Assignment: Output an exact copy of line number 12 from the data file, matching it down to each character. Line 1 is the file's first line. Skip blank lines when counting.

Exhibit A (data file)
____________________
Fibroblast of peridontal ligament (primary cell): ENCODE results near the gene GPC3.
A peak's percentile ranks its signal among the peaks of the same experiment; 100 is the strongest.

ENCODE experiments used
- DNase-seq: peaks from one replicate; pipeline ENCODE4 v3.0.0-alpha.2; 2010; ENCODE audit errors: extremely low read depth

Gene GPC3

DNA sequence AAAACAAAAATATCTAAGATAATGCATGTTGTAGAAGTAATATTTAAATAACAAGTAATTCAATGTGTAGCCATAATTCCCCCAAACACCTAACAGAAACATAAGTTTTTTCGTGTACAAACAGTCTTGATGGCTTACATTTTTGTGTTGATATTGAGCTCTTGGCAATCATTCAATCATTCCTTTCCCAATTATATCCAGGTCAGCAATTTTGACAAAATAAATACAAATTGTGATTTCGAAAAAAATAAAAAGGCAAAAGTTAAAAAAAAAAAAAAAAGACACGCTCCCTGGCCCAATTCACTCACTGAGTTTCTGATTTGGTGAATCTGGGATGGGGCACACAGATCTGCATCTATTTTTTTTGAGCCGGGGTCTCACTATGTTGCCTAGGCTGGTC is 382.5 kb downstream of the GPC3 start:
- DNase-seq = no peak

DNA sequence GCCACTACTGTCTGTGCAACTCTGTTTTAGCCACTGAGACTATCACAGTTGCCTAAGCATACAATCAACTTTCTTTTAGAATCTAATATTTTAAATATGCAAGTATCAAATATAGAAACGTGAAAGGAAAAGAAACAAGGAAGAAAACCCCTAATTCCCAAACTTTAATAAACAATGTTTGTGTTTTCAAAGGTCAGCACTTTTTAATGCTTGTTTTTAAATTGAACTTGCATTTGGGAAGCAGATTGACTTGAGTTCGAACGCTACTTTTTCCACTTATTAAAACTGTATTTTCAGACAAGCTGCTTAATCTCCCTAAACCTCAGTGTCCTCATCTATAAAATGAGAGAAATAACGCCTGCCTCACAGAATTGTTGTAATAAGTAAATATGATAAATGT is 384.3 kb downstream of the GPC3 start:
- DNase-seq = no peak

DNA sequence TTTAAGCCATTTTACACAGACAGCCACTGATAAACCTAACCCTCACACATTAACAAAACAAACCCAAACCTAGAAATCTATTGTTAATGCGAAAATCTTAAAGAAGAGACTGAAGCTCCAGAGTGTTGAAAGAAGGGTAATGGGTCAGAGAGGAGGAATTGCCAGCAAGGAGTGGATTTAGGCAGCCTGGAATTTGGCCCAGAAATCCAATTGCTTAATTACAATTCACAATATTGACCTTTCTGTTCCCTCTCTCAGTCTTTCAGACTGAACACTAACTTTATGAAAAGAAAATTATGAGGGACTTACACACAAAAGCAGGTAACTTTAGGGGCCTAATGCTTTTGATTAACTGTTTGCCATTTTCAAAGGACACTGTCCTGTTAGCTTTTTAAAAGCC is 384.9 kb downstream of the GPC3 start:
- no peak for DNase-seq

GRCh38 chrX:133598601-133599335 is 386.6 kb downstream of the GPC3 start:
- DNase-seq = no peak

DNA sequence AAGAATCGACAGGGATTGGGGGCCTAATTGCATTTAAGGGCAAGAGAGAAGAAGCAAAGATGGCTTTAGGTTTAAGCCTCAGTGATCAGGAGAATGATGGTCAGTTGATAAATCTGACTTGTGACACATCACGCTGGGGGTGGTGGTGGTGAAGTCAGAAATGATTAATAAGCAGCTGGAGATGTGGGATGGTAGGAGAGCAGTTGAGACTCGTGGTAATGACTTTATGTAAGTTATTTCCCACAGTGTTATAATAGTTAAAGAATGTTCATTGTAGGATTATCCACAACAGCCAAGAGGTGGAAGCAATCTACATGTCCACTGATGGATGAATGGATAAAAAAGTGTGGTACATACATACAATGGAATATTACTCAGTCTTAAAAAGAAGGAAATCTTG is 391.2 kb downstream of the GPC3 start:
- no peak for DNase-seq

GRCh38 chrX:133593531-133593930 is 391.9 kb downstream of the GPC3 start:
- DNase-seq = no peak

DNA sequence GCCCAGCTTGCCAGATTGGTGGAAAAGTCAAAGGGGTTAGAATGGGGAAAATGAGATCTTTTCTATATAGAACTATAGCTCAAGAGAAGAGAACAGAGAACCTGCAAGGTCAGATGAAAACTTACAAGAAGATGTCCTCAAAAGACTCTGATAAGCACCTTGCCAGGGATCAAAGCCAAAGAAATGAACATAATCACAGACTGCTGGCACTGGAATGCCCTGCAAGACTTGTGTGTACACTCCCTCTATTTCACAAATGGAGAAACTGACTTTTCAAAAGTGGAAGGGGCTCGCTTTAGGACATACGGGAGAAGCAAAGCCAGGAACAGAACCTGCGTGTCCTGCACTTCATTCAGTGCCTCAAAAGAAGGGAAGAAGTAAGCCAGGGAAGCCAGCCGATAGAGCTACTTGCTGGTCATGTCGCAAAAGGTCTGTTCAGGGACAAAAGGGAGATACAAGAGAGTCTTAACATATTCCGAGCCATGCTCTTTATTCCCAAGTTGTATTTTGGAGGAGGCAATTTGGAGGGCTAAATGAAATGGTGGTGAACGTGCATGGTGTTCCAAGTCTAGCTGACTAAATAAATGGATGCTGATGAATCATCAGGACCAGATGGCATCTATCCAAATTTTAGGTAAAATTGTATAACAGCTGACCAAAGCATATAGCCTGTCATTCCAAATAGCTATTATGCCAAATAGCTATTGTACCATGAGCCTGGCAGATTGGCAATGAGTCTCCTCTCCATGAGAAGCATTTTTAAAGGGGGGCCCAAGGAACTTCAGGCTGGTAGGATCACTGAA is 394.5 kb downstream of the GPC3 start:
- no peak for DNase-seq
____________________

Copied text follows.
GRCh38 chrX:133598601-133599335 is 386.6 kb downstream of the GPC3 start: